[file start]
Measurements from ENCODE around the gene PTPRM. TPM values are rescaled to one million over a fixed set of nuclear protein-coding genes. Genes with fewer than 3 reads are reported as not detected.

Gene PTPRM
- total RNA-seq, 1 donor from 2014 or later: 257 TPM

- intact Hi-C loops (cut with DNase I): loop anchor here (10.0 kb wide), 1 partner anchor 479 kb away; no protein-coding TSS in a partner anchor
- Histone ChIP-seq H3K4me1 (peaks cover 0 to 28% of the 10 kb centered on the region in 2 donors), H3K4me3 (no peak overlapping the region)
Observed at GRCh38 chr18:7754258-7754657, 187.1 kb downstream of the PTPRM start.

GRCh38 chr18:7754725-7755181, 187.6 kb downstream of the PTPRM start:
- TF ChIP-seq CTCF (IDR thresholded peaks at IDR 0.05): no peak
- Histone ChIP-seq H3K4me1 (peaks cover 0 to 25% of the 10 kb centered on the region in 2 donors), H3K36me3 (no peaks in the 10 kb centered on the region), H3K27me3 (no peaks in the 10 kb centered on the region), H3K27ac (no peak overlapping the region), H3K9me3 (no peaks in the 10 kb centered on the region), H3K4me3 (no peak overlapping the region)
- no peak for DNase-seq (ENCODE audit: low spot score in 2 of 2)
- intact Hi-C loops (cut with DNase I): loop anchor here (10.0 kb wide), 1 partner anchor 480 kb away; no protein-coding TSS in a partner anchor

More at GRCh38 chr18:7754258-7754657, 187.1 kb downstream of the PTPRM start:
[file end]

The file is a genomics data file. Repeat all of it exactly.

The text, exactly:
Measurements from ENCODE around the gene PTPRM. TPM values are rescaled to one million over a fixed set of nuclear protein-coding genes. Genes with fewer than 3 reads are reported as not detected.

Gene PTPRM
- total RNA-seq, 1 donor from 2014 or later: 257 TPM

- intact Hi-C loops (cut with DNase I): loop anchor here (10.0 kb wide), 1 partner anchor 479 kb away; no protein-coding TSS in a partner anchor
- Histone ChIP-seq H3K4me1 (peaks cover 0 to 28% of the 10 kb centered on the region in 2 donors), H3K4me3 (no peak overlapping the region)
Observed at GRCh38 chr18:7754258-7754657, 187.1 kb downstream of the PTPRM start.

GRCh38 chr18:7754725-7755181, 187.6 kb downstream of the PTPRM start:
- TF ChIP-seq CTCF (IDR thresholded peaks at IDR 0.05): no peak
- Histone ChIP-seq H3K4me1 (peaks cover 0 to 25% of the 10 kb centered on the region in 2 donors), H3K36me3 (no peaks in the 10 kb centered on the region), H3K27me3 (no peaks in the 10 kb centered on the region), H3K27ac (no peak overlapping the region), H3K9me3 (no peaks in the 10 kb centered on the region), H3K4me3 (no peak overlapping the region)
- no peak for DNase-seq (ENCODE audit: low spot score in 2 of 2)
- intact Hi-C loops (cut with DNase I): loop anchor here (10.0 kb wide), 1 partner anchor 480 kb away; no protein-coding TSS in a partner anchor

More at GRCh38 chr18:7754258-7754657, 187.1 kb downstream of the PTPRM start: